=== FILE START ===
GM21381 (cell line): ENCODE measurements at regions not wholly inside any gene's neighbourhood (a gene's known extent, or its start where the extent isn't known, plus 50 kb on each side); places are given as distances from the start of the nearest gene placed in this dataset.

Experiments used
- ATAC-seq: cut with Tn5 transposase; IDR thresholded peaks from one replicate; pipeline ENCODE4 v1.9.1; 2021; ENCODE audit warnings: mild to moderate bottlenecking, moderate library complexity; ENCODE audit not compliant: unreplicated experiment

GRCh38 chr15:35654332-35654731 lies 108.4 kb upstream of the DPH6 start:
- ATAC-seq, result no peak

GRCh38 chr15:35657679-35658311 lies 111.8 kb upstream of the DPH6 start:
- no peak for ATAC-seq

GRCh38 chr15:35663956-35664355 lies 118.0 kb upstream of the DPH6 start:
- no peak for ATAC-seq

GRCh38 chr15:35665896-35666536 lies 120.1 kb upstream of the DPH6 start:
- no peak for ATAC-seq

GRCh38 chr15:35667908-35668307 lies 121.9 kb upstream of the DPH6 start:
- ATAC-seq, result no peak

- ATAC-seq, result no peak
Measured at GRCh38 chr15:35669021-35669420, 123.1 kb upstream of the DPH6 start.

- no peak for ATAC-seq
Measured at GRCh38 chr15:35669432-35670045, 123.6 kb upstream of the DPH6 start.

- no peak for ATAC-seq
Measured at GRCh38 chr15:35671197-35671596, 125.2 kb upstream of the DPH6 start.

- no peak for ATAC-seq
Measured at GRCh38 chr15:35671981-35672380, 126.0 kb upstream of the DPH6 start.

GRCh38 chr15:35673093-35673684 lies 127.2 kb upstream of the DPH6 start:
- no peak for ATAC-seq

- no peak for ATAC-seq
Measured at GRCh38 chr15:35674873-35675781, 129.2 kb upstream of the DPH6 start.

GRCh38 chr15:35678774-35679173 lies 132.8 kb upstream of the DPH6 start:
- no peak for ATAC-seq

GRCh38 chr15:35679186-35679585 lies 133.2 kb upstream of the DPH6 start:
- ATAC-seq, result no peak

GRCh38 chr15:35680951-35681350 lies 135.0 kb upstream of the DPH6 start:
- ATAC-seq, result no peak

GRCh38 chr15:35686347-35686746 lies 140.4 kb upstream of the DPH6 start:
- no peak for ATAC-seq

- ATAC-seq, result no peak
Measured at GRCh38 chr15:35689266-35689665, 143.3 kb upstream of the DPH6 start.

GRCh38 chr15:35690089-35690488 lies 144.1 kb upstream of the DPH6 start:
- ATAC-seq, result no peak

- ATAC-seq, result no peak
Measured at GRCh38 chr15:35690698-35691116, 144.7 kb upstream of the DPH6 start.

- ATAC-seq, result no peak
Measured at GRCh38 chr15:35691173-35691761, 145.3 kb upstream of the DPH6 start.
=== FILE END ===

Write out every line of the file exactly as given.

GM21381 (cell line): ENCODE measurements at regions not wholly inside any gene's neighbourhood (a gene's known extent, or its start where the extent isn't known, plus 50 kb on each side); places are given as distances from the start of the nearest gene placed in this dataset.

Experiments used
- ATAC-seq: cut with Tn5 transposase; IDR thresholded peaks from one replicate; pipeline ENCODE4 v1.9.1; 2021; ENCODE audit warnings: mild to moderate bottlenecking, moderate library complexity; ENCODE audit not compliant: unreplicated experiment

GRCh38 chr15:35654332-35654731 lies 108.4 kb upstream of the DPH6 start:
- ATAC-seq, result no peak

GRCh38 chr15:35657679-35658311 lies 111.8 kb upstream of the DPH6 start:
- no peak for ATAC-seq

GRCh38 chr15:35663956-35664355 lies 118.0 kb upstream of the DPH6 start:
- no peak for ATAC-seq

GRCh38 chr15:35665896-35666536 lies 120.1 kb upstream of the DPH6 start:
- no peak for ATAC-seq

GRCh38 chr15:35667908-35668307 lies 121.9 kb upstream of the DPH6 start:
- ATAC-seq, result no peak

- ATAC-seq, result no peak
Measured at GRCh38 chr15:35669021-35669420, 123.1 kb upstream of the DPH6 start.

- no peak for ATAC-seq
Measured at GRCh38 chr15:35669432-35670045, 123.6 kb upstream of the DPH6 start.

- no peak for ATAC-seq
Measured at GRCh38 chr15:35671197-35671596, 125.2 kb upstream of the DPH6 start.

- no peak for ATAC-seq
Measured at GRCh38 chr15:35671981-35672380, 126.0 kb upstream of the DPH6 start.

GRCh38 chr15:35673093-35673684 lies 127.2 kb upstream of the DPH6 start:
- no peak for ATAC-seq

- no peak for ATAC-seq
Measured at GRCh38 chr15:35674873-35675781, 129.2 kb upstream of the DPH6 start.

GRCh38 chr15:35678774-35679173 lies 132.8 kb upstream of the DPH6 start:
- no peak for ATAC-seq

GRCh38 chr15:35679186-35679585 lies 133.2 kb upstream of the DPH6 start:
- ATAC-seq, result no peak

GRCh38 chr15:35680951-35681350 lies 135.0 kb upstream of the DPH6 start:
- ATAC-seq, result no peak

GRCh38 chr15:35686347-35686746 lies 140.4 kb upstream of the DPH6 start:
- no peak for ATAC-seq

- ATAC-seq, result no peak
Measured at GRCh38 chr15:35689266-35689665, 143.3 kb upstream of the DPH6 start.

GRCh38 chr15:35690089-35690488 lies 144.1 kb upstream of the DPH6 start:
- ATAC-seq, result no peak

- ATAC-seq, result no peak
Measured at GRCh38 chr15:35690698-35691116, 144.7 kb upstream of the DPH6 start.

- ATAC-seq, result no peak
Measured at GRCh38 chr15:35691173-35691761, 145.3 kb upstream of the DPH6 start.